Education — A “P.R.” Nightmare

Little by little, education feels more like business.  

I don’t make that statement based on a belief that the business impact is better or worse , just different.  There is an increased feeling of customer service that was brought to the forefront as school of choice and charter schools became part of our culture.  Parents can “shop” from school to school until they find the right fit.  With the increased focus on high stakes testing and accountability for schools, the media covers schools in a different way now.  They broadcast the grades and rankings schools receive.  While all of that has taken place, schools have been slow to catch up with what has become a need or an increase in public relations. NSPRA-logo-with-name.jpg (453×175)

One thing that I’m 100% certain of is that businesses market themselves and sell the positives of their product better than schools do.  It’s the nature of business.  My close friends in the business world share with me all the time the new marketing and advertising strategies they will be using to promote their brand.  Schools have to follow that trend.  Clearly, not many districts have enough money to pay someone to do that job.  So, the responsibility falls upon us.  Fortunately, in 2016, there are various avenues and possibilities for us to use.

Think of it this way…the negative stories of schools are going to be told.  They aren’t going away.  They will be posted in social media, with some truths and untruths.  They will be on the TV news, online news sites, and local newspapers.  We have the opportunity to provide some balance to how public education is viewed.  Schools are better educating students than ever before and that is the story that needs to be told.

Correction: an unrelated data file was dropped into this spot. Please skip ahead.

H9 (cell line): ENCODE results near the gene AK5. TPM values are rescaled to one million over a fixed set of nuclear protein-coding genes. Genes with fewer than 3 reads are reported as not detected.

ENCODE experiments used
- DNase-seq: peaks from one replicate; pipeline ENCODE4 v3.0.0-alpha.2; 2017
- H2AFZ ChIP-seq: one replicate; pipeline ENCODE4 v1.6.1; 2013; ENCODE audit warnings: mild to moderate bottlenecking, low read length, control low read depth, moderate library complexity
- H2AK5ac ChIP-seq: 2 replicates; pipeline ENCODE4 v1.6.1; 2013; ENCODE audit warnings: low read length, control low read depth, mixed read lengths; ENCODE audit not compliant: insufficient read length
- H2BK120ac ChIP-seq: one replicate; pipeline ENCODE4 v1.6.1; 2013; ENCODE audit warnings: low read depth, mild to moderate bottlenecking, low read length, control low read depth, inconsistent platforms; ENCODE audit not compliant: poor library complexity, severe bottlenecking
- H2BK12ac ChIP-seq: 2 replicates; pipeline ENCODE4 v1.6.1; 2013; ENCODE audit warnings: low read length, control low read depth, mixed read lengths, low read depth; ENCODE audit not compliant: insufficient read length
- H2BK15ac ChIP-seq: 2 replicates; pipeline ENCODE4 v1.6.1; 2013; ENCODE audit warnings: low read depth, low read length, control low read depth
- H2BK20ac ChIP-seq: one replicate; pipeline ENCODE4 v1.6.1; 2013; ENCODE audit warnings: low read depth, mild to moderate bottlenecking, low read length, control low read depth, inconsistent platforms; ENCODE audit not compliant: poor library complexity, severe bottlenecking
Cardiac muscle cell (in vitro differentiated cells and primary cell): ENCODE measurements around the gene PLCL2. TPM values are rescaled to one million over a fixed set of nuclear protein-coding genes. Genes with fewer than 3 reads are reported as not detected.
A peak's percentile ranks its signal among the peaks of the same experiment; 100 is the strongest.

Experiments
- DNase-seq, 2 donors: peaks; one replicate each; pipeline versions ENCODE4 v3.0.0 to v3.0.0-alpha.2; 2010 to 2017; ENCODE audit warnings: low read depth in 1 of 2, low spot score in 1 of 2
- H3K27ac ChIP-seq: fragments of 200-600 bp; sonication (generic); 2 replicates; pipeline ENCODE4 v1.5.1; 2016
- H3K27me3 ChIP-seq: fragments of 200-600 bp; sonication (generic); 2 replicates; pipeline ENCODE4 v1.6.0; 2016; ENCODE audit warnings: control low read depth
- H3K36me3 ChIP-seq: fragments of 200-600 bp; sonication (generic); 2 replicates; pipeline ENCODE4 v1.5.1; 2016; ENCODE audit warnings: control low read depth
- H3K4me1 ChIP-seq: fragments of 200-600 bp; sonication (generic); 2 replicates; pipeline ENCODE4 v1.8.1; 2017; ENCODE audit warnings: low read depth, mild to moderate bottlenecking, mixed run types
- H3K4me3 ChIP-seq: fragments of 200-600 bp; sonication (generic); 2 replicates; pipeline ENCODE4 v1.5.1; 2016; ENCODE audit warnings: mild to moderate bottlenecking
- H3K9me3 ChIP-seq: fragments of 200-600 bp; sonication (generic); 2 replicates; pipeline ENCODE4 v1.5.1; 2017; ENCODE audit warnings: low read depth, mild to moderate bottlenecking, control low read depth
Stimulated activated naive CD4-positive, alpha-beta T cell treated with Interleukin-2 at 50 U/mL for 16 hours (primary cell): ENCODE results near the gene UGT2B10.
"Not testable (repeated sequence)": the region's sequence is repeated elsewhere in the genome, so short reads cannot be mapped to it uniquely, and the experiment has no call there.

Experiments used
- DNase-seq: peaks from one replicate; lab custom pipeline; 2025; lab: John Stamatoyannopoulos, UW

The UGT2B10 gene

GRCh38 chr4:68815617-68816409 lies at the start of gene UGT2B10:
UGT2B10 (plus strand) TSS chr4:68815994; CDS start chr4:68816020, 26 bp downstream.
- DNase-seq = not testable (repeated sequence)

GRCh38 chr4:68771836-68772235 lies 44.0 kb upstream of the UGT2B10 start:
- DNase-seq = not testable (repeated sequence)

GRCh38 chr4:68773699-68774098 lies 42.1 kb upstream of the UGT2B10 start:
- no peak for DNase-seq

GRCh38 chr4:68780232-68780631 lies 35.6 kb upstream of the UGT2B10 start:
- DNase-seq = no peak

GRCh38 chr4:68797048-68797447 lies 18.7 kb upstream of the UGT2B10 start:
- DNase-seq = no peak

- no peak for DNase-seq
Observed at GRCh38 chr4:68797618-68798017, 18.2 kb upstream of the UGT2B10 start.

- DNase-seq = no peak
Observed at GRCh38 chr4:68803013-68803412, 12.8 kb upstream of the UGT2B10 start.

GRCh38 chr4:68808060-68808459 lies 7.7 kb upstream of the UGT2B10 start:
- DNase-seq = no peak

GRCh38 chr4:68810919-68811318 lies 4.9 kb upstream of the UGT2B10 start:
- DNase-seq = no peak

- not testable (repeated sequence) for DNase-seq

public relations.jpg (600×490) Education is under attack, from taxpayers, special interest groups, and others.   

This is the media age — Communication needs have increased and become more complex. School districts need professionals to develop and execute integrated, multi-media, and face-to-face communication plans.  

The outrage industry Those perpetually angry voices in the marketplace of ideas, have a larger, more powerful voice thanks to blogs, forums and anonymous posts on news Web sites. Unfortunately, school districts often fall into the trap of caving in to the local outrage industry … even though it represents a minority position, and only serves to undermine the academic environment. – SCG Advertising and Public Relations

To my fellow educators, I implore you to take the summer and consider these action steps, which I think we should all take.  All are free and available to every educator:

1. Survey your parent group and find out in what format they would like to receive consistent communication.  In that consistent communication, share one positive story a week from what is happening in your classroom/school.  Make it a highlighted section and be consistent with the inclusion of the information.

2. We need to get positive information into the mobile devices that are in the hands of students and parents.  Consider using various forms of social media, including Twitter and Facebook, to share out those positives.  It’s fast, informative, and simple.

3. Make it a point to share positives, in person, to people at community events.  We always get the question, “how is school going?”  Share authentic, positive, and impactful stories that will show your school in a positive light.

It is our opportunity, in fact, our duty, to share the great things that happen everyday in our schools.  The perception of your school can have a large impact on school board elections, administrative decisions, and bond issues passing.  We are talking about millions of dollars that can positively impact our profession.  Take the time to develop your plan this summer and starting next fall, do your part.

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